A strong case can be made for the importance of increased exchange between the two fields of SAT solving on the one hand and proof complexity (and more broadly computational complexity) on the other. While the two areas have enjoyed some exchanges, it seems fair to say that there has been relatively low level of interaction, given how many questions would seem to be of mutual interest. Below, we try to outline some such questions that served as motivation for organizing this seminar. We want to stress that this list is far from exhaustive, and in fact we believe one important outcome of the seminar was to stimulate the process of uncovering other questions of common interest.

What Makes Formulas Hard or Easy in Practice for Modern SAT Solvers?

The best SAT solvers known today are based on the DPLL procedure, augmented with optimizations such as conflict-driven clause learning (CDCL) and restart strategies. The propositional proof system underlying such algorithms, resolution, is arguably the most well-studied system in all of proof complexity.

Given the progress during the last decade on solving large-scale instances, it is natural to ask what lies behind the spectacular success of CDCL solvers at solving these instances. And given that there are still very small formulas that resist even the most powerful CDCL solvers, a complementary interesting question is if one can determine whether a particular formula is hard or tractable. Somewhat unexpectedly, very little turns out to be known about these questions.

In view of the fundamental nature of the SAT problem, and in view of the wide applicability of modern SAT solvers, this seems like a clear example of a question of great practical importance where the theoretical field of proof complexity could potentially provide useful insights. In particular, one can ask whether one could find theoretical complexity measures for formulas than would capture the practical hardness of these formulas in some nice and clean way. Besides greatly advancing our theoretical understanding, answering such a question could also have applied impact in the longer term by clarifying the limitations, and potential for further improvements, of modern SAT solvers.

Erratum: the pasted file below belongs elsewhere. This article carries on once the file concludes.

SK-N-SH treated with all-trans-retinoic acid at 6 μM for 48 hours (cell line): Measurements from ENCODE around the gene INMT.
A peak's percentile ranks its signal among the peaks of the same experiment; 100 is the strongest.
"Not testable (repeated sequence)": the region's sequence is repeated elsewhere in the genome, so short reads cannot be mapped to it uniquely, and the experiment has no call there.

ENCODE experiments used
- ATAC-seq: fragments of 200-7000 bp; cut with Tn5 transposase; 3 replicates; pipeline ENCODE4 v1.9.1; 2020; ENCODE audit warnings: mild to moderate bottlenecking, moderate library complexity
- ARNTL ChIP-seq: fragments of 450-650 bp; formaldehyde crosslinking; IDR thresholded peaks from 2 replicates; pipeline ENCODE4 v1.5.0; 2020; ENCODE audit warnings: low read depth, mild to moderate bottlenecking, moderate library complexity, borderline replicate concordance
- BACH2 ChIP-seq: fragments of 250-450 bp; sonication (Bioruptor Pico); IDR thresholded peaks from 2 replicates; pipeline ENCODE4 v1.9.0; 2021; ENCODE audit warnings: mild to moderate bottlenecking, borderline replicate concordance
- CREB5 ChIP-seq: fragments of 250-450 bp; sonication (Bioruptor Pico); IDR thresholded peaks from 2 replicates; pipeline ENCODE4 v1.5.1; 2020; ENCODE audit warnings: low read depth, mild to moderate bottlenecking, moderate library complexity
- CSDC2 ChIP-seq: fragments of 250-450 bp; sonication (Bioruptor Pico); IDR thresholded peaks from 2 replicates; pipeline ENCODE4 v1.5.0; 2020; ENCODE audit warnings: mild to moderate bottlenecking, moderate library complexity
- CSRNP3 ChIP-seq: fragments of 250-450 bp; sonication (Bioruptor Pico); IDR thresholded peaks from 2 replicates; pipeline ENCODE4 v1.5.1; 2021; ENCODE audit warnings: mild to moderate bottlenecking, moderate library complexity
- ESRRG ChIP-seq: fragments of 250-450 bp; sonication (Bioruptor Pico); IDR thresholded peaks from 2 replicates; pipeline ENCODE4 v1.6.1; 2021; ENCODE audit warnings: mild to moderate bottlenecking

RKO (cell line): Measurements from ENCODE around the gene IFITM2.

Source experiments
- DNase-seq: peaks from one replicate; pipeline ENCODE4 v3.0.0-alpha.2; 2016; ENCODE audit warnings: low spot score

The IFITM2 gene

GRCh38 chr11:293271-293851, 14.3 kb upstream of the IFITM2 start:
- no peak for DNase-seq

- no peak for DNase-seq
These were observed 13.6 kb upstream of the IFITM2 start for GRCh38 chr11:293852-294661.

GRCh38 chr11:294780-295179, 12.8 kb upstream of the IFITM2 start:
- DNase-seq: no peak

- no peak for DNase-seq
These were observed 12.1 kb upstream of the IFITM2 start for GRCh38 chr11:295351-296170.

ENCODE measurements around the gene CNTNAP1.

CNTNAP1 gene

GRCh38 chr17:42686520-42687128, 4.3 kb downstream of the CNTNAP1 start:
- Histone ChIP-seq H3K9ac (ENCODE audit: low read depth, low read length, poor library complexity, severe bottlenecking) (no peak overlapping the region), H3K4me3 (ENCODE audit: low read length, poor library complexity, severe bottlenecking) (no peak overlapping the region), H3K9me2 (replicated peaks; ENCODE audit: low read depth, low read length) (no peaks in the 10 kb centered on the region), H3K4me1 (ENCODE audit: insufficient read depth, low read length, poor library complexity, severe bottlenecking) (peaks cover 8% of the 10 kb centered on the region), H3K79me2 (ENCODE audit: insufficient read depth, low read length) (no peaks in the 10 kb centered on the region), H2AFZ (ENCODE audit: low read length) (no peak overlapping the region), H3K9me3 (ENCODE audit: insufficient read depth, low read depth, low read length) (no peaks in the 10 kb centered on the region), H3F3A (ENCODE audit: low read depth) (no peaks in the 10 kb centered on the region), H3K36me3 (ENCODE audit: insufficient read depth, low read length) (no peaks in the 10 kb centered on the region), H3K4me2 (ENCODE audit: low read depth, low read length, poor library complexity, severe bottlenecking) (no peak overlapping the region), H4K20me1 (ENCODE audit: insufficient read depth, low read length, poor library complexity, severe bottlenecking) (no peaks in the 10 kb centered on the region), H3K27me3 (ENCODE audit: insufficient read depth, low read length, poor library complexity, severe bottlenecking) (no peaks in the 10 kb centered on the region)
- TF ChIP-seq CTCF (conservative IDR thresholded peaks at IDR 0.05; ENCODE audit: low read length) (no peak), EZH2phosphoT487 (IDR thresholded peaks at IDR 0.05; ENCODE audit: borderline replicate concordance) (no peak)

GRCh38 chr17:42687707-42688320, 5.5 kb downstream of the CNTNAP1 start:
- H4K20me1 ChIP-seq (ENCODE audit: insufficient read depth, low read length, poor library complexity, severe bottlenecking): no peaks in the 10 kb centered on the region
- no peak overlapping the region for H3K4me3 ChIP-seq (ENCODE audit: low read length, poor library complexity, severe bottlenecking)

Can Proof Complexity Shed Light on Crucial SAT Solving Issues?

Understanding the hardness of proving formulas in practice is not the only problem for which more applied researchers would welcome contributions from theoretical computer scientists. Examples of some other possible practical questions that would merit from a deeper theoretical understanding follow below.

  • Firstly, we would like to study the question of memory management. One major concern for clause learning algorithms is to determine how many clauses to keep in memory. Also, once the algorithm runs out of the memory currently available, one needs to determine which clauses to throw away. These questions can have huge implications for performance, but are poorly understood.
  • In addition to clause learning, the concept of restarts is known to have decisive impact on the performance on modern CDCL solvers. It would be nice to understand theoretically why this is so. The reason why clause learning increases efficiency greatly is clear -- without it the solver will only generate so-called tree-like proofs, and tree-like resolution is known to be exponentially weaker than general resolution. However, there is still ample room for improvement of our understanding of the role of restarts and what are good restart strategies.
  • Given that modern computers are multi-core architectures, a highly topical question is whether this (rather coarse-grained) parallelization can be used to speed up SAT solving. Our impression is that this is an area where much practical work is being carried out, but where comparatively little theoretical study has been done. Thus, the first step here would consist of understanding what are the right questions to ask and coming up with a good theoretical framework for investigating them. While there are some successful attempts in parallelizing SAT, obtained speed-ups are rather modest. This is a barrier for further adoption of SAT technology already today and will be become a more substantial problem as thousands of cores and cloud computing are becoming the dominant computing platforms. A theoretical understanding on how SAT can be parallelized will be essential to develop new parallelization strategies to adapt SAT to this new computing paradigm.